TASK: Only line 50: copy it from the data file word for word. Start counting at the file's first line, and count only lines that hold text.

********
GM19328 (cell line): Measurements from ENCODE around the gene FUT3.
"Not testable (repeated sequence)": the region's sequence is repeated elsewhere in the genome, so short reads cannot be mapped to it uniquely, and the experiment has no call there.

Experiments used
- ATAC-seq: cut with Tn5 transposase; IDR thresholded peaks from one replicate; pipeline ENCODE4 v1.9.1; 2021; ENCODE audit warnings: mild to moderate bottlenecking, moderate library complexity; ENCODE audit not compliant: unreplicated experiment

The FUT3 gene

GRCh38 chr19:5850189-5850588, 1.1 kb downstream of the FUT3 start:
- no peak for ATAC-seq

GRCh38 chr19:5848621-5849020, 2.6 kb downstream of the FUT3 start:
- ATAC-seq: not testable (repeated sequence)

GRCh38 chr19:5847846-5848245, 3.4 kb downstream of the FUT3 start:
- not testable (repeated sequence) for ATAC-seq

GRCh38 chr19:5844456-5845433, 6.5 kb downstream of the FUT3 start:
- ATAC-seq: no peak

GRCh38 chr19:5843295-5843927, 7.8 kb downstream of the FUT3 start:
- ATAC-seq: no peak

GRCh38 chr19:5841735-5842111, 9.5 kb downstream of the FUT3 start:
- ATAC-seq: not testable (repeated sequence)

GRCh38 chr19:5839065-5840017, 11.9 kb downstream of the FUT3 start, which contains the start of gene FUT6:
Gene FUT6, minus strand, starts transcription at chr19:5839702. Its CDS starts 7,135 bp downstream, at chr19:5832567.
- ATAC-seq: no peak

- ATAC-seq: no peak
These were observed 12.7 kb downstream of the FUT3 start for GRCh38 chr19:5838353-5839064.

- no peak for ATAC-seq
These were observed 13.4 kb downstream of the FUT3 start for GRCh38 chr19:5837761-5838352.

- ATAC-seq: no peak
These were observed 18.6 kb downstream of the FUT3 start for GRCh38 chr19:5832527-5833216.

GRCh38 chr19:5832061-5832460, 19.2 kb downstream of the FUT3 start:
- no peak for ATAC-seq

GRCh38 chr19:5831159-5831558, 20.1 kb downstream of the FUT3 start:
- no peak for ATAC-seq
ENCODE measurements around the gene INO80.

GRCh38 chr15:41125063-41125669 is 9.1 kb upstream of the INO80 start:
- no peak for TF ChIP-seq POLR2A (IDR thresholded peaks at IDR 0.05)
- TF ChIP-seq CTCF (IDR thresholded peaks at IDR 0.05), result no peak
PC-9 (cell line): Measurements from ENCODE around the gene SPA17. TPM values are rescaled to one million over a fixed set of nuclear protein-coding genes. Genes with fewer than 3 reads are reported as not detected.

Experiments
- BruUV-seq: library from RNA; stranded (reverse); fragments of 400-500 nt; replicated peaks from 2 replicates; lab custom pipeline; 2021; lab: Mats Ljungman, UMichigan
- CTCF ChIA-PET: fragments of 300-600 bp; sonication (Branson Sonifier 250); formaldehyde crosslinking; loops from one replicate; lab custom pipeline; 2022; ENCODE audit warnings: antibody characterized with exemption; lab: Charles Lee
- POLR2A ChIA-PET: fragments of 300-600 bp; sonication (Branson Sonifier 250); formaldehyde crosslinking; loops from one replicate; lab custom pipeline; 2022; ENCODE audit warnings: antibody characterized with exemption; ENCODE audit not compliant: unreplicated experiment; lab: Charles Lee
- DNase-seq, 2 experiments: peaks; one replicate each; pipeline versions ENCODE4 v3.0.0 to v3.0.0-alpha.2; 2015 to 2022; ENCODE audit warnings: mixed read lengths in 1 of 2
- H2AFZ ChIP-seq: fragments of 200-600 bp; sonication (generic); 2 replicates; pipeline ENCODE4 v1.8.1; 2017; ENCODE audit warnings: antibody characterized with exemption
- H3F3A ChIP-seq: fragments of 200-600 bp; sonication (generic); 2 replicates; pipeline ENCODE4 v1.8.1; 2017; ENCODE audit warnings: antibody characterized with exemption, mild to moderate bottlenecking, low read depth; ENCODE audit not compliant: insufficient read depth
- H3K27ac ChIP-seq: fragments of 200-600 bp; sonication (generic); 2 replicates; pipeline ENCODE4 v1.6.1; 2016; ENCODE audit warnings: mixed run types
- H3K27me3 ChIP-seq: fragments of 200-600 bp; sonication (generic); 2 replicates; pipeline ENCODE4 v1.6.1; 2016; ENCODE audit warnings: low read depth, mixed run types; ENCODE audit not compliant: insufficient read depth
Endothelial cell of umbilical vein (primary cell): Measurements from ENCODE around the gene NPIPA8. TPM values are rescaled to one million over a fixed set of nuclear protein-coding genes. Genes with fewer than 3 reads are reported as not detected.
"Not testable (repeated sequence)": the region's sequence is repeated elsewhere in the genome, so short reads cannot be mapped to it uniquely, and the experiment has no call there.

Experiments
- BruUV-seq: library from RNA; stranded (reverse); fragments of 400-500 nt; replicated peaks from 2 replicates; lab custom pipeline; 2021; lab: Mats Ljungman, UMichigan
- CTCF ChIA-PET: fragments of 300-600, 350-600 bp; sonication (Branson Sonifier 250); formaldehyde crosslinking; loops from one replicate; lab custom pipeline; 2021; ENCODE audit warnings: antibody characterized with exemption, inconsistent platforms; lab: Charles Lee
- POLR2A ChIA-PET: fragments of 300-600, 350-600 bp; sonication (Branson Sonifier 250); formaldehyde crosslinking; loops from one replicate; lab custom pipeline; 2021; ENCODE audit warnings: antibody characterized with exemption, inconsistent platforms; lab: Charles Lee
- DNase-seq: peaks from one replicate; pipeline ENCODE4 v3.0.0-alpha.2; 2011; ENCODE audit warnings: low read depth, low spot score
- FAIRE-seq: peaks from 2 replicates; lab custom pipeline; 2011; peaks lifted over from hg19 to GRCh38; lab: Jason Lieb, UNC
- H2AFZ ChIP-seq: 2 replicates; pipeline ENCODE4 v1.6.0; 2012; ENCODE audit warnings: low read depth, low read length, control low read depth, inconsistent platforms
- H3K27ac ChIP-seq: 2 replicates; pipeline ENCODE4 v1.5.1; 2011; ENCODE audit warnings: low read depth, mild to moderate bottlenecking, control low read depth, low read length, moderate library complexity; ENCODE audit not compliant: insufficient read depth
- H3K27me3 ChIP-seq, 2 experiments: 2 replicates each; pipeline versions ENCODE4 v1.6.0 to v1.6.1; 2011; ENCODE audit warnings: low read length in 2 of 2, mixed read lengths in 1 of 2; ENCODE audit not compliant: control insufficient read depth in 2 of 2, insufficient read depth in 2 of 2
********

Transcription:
- POLR2A ChIA-PET: fragments of 300-600, 350-600 bp; sonication (Branson Sonifier 250); formaldehyde crosslinking; loops from one replicate; lab custom pipeline; 2021; ENCODE audit warnings: antibody characterized with exemption, inconsistent platforms; lab: Charles Lee